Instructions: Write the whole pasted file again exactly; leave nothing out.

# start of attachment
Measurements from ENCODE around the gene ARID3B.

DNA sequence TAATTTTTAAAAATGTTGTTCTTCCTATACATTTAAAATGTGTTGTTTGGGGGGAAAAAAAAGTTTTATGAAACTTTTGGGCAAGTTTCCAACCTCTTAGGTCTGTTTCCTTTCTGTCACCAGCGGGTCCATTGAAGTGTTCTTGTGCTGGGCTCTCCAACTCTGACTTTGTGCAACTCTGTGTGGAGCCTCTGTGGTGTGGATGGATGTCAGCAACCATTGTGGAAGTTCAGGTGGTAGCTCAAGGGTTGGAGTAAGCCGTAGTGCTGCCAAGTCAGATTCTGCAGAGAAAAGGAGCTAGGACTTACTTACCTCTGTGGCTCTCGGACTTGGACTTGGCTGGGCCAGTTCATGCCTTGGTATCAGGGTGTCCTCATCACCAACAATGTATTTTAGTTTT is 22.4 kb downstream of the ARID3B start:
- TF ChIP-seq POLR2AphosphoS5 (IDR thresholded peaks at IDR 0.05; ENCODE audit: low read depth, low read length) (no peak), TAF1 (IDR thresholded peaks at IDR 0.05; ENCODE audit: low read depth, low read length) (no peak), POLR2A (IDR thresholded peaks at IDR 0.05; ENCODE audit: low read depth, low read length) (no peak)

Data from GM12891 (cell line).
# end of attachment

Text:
Measurements from ENCODE around the gene ARID3B.

DNA sequence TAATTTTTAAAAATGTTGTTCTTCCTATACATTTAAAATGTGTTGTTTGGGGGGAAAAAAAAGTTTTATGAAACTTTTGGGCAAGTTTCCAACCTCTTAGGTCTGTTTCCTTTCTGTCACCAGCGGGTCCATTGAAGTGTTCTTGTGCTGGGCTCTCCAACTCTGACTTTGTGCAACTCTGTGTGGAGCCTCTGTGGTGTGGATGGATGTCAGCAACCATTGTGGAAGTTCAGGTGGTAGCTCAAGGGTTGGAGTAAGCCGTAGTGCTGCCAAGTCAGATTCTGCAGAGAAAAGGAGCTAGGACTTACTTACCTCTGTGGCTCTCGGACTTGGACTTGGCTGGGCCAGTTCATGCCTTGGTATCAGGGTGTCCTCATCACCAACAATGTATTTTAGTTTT is 22.4 kb downstream of the ARID3B start:
- TF ChIP-seq POLR2AphosphoS5 (IDR thresholded peaks at IDR 0.05; ENCODE audit: low read depth, low read length) (no peak), TAF1 (IDR thresholded peaks at IDR 0.05; ENCODE audit: low read depth, low read length) (no peak), POLR2A (IDR thresholded peaks at IDR 0.05; ENCODE audit: low read depth, low read length) (no peak)

Data from GM12891 (cell line).